Skip to content

RPB Career Development Award

Good news came yesterday with the announcement that I was awarded an RPB Career Development Award from Research to Prevent Blindness. This award is designed to either recruit young junior ophthalmology faculty or to support promising junior ophthalmology faculty. Given that I already have a faculty position, I am in the latter category and was honestly a little surprised upon hearing from a friend of mine, Steven Fliesler the day before telling me “You Da Man! Congratulations on your RPB Career Development Award”. Of course having heard nothing at that point I told him that if he was shining me on, I’d have to drive to St. Louis and pay him a visit in a dark alley, but a day later received the official notification that I was indeed a recipient of the award.

I am a bit surprised by this award as although my work has been critical to understanding how the retina behaves in retinal degenerative diseases, it really has been descriptive science. Granted, there is a place for descriptive science that is often necessary for scientific progress, but there are many other junior and senior scientists out there that are doing some work I find really impressive, so I am humbled to be invited to continue to play with the wider community. Previous RPB Career Development Award winners include my friends Rajendra Kumar Singh and Eduardo Solessio, both scientists whose work I greatly respect and I hope to be able to honor this award and its intent with some exciting new work over the next few years that will help to mitigate blinding diseases and possibly better inform vision rescue strategies. Thank you RPB.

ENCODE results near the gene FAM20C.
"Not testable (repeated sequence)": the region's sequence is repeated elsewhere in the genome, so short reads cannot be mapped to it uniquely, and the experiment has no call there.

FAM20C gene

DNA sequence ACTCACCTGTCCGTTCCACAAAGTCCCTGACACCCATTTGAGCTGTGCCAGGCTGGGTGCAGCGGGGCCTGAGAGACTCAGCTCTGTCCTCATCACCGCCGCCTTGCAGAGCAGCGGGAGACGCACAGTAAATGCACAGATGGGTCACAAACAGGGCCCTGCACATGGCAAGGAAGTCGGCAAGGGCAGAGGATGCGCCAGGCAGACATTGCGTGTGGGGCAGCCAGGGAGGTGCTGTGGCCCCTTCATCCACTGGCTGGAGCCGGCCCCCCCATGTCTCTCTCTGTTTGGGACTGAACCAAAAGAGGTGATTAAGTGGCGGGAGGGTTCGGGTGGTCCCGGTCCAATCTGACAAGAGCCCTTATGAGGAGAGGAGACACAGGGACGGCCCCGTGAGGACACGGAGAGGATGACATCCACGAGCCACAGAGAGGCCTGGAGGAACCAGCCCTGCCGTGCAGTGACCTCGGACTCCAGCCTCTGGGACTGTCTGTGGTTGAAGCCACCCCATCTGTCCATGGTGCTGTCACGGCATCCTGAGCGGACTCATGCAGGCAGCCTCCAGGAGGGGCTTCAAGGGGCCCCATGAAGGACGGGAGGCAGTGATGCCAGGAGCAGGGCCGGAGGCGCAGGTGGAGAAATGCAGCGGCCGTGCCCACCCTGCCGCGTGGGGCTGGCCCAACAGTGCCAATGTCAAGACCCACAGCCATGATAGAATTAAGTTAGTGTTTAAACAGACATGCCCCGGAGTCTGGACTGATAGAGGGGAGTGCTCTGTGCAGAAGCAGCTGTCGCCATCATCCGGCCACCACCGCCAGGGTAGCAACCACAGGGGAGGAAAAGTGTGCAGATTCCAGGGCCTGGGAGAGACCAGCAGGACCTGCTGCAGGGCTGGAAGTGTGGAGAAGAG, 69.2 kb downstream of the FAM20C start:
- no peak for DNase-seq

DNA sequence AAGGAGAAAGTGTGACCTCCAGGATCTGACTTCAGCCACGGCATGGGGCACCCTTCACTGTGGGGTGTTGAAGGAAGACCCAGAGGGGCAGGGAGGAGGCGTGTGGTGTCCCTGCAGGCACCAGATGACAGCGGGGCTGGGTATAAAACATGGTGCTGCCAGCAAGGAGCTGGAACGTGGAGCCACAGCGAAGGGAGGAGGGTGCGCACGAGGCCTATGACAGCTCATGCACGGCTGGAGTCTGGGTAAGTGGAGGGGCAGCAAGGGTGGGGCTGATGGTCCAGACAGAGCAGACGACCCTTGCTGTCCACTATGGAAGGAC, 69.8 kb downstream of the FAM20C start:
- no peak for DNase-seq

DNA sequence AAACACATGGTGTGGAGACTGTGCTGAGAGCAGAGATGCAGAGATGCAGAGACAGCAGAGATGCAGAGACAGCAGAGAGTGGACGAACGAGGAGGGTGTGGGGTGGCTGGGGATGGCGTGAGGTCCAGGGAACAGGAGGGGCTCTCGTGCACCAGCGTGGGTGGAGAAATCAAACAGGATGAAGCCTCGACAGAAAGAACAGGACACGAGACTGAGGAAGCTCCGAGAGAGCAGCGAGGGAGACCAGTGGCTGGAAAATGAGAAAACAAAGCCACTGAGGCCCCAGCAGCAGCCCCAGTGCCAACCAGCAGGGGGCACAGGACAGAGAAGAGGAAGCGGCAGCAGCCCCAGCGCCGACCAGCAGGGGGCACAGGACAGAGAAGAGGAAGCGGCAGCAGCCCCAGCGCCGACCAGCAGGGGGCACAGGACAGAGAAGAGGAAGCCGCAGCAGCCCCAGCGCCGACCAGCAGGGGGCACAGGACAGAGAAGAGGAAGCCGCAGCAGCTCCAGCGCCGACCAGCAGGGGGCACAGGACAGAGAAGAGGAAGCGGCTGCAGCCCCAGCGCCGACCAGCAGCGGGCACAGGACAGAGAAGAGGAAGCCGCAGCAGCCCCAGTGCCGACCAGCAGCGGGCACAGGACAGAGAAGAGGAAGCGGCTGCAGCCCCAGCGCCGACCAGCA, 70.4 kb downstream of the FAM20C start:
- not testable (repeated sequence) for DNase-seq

The funny thing about all this is that I am now going to have to get my photograph taken for the RPB folks and their annual publication in a labcoat! For those of you out there that may not know, most scientists do not spend their days walking around in lab coats. Our work typically works out that a weeks worth of work in the lab is followed up with three to four weeks behind a computer screen. I have a couple of dingy labcoats, but for this, I will have to purchase a new, nice and white labcoat and try and talk my friend Ann into taking some professional photographs.

Categories: Science.

Comment Feed

2 Responses

Some HTML is OK

or, reply to this post via trackback.

Continuing the Discussion

  1. […] an aside, I was fortunate enough to receive a career development award from RPB that has proven invaluable in providing flexible funding to chase and explore a number of […]

  2. […] the work at the Moran Eye Center for many years.  Additionally, I was fortunate enough to have been funded by RPB for a career development award a few years ago for which I am extremely grateful.  Because of this, I was more than happy to […]